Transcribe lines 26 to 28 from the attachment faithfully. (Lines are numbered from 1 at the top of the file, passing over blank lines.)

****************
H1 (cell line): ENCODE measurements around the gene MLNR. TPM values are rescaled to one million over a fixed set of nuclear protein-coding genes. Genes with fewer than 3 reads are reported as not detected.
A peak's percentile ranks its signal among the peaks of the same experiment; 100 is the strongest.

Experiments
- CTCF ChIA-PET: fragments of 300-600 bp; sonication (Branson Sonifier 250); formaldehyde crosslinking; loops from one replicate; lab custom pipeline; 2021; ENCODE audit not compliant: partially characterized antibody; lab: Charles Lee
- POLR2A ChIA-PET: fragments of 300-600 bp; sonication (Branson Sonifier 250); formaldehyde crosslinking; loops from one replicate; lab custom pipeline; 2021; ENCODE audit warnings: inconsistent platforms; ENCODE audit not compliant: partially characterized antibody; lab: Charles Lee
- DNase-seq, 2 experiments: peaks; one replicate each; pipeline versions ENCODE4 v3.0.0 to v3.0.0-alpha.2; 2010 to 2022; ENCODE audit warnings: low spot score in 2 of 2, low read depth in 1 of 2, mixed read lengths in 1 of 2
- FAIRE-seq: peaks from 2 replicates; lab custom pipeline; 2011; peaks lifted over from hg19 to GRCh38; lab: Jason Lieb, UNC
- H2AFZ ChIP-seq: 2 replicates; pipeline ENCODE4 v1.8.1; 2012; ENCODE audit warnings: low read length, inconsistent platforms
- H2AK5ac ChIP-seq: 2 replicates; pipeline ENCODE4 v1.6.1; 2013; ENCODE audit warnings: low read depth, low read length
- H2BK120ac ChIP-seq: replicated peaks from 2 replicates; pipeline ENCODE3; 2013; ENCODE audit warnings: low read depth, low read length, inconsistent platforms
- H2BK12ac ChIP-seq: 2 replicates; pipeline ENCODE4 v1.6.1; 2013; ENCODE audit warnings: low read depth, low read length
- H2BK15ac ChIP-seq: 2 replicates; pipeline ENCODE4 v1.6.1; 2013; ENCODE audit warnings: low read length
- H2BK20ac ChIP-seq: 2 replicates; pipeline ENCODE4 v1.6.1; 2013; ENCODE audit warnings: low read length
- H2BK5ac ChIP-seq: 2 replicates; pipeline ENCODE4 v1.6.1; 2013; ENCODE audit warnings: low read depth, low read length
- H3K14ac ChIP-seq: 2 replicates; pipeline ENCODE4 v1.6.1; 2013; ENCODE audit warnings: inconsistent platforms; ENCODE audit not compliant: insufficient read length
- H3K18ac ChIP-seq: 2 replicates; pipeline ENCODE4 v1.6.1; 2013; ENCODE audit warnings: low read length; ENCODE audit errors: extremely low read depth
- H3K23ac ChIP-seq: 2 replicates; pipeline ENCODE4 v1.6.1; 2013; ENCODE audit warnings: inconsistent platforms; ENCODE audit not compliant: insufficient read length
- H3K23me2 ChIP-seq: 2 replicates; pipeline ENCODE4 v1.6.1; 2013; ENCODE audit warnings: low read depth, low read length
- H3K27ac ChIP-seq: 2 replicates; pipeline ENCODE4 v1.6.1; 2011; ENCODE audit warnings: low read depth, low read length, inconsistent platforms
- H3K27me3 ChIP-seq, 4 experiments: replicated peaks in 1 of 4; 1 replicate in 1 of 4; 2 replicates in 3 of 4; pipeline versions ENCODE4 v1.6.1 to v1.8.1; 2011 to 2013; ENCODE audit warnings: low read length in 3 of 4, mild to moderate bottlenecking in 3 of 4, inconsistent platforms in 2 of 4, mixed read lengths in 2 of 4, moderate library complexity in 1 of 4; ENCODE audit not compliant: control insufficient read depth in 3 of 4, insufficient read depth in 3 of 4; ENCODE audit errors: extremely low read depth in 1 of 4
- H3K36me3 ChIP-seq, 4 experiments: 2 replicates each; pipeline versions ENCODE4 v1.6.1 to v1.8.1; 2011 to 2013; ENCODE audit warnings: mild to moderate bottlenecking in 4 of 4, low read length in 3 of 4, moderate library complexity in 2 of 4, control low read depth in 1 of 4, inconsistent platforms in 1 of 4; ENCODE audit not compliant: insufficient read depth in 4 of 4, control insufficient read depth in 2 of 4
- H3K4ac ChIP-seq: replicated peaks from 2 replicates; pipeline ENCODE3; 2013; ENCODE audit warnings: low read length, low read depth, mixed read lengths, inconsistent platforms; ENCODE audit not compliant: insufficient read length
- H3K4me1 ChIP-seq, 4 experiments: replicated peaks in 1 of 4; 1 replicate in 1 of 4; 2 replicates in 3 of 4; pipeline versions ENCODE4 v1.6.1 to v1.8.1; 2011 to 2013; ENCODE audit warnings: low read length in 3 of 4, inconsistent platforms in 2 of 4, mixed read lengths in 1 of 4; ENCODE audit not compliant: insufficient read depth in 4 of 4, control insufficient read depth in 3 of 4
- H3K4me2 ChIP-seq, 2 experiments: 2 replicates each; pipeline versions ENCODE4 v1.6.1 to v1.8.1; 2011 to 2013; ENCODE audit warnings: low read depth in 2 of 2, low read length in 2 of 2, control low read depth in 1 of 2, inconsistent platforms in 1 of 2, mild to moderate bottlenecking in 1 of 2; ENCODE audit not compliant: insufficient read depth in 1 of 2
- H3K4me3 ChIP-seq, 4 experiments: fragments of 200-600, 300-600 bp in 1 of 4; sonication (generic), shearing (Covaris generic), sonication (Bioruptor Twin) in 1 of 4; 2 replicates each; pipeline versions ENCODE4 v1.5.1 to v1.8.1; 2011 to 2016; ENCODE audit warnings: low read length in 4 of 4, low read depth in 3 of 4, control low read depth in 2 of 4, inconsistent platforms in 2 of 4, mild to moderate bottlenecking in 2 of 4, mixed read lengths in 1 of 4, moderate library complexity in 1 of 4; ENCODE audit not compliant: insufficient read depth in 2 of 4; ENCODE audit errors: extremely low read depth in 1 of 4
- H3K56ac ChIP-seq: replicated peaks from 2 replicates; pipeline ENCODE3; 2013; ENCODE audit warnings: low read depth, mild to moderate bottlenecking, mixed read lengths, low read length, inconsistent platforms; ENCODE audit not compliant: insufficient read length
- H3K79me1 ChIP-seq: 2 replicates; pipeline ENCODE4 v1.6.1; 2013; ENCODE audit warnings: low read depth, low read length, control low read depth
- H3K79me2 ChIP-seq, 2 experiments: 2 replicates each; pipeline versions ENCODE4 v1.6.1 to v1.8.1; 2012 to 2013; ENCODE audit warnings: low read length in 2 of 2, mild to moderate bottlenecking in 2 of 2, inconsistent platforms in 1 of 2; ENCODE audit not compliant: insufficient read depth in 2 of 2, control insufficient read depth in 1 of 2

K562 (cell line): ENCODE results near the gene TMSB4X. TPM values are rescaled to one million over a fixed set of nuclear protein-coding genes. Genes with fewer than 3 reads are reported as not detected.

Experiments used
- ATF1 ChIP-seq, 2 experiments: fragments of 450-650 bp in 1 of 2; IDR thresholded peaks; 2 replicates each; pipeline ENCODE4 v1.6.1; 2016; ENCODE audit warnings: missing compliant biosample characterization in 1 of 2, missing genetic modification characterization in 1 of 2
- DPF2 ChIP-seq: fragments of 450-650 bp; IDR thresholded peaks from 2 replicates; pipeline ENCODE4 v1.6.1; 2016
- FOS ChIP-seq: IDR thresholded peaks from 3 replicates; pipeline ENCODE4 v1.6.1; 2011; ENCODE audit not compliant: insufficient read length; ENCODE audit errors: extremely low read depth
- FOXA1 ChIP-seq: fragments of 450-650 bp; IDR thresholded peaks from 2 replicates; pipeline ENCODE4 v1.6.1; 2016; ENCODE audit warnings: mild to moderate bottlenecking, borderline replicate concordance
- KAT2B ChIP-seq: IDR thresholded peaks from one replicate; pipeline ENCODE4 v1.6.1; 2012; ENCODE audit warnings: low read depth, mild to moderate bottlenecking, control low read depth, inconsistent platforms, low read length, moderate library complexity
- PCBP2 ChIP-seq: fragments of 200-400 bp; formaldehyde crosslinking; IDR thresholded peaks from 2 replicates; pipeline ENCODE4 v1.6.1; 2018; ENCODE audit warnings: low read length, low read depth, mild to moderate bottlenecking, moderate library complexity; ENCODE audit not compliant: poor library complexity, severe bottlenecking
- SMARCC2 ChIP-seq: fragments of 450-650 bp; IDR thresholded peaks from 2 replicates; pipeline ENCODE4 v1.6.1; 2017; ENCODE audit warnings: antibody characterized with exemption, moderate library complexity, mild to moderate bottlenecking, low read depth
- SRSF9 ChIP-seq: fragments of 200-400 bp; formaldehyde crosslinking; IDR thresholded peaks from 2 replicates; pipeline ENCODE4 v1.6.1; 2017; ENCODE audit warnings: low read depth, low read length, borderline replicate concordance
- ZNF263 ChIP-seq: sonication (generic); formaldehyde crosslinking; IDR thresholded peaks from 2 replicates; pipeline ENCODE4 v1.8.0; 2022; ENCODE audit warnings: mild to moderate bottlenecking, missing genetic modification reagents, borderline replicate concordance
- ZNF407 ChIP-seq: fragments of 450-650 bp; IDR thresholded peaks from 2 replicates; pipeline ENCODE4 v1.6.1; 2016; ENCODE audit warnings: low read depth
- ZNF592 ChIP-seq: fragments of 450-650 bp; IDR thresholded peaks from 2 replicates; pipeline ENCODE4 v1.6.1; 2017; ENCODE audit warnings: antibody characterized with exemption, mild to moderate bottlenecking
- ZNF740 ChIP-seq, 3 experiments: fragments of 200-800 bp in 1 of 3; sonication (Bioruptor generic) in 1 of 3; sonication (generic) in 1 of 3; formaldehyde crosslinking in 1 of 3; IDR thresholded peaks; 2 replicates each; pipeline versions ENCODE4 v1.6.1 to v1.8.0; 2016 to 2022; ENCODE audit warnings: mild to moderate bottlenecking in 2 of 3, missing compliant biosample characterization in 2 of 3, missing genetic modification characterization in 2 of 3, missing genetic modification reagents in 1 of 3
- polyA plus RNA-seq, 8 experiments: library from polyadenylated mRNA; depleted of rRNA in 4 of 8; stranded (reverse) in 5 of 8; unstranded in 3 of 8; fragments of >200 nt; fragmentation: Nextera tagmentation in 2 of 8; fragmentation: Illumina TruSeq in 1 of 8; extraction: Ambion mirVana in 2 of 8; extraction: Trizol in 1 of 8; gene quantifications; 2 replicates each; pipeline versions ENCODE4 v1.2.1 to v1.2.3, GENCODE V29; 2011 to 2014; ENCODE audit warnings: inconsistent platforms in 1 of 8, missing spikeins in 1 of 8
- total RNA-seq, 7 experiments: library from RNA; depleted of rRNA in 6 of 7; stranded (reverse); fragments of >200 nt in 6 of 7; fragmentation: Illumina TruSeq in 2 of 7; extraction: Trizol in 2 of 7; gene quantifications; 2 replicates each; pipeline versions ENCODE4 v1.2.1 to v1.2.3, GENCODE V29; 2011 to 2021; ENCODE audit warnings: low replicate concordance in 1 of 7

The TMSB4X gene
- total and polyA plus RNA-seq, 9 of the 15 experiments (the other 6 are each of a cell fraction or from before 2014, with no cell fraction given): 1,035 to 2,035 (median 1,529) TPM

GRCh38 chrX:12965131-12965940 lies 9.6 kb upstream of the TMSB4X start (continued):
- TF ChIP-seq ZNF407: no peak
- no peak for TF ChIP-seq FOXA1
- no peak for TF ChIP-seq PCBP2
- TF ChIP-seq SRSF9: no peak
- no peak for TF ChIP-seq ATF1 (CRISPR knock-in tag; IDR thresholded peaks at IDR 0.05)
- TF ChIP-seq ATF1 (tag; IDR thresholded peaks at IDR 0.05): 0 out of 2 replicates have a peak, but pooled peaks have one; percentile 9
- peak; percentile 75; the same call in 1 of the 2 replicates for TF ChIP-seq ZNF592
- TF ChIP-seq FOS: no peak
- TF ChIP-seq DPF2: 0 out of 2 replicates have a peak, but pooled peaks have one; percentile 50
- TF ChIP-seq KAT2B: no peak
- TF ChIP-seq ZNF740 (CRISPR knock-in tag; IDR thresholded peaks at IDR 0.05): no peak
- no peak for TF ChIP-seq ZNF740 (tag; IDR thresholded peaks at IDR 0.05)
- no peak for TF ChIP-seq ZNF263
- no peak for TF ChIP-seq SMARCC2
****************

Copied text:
- H3K56ac ChIP-seq: replicated peaks from 2 replicates; pipeline ENCODE3; 2013; ENCODE audit warnings: low read depth, mild to moderate bottlenecking, mixed read lengths, low read length, inconsistent platforms; ENCODE audit not compliant: insufficient read length
- H3K79me1 ChIP-seq: 2 replicates; pipeline ENCODE4 v1.6.1; 2013; ENCODE audit warnings: low read depth, low read length, control low read depth
- H3K79me2 ChIP-seq, 2 experiments: 2 replicates each; pipeline versions ENCODE4 v1.6.1 to v1.8.1; 2012 to 2013; ENCODE audit warnings: low read length in 2 of 2, mild to moderate bottlenecking in 2 of 2, inconsistent platforms in 1 of 2; ENCODE audit not compliant: insufficient read depth in 2 of 2, control insufficient read depth in 1 of 2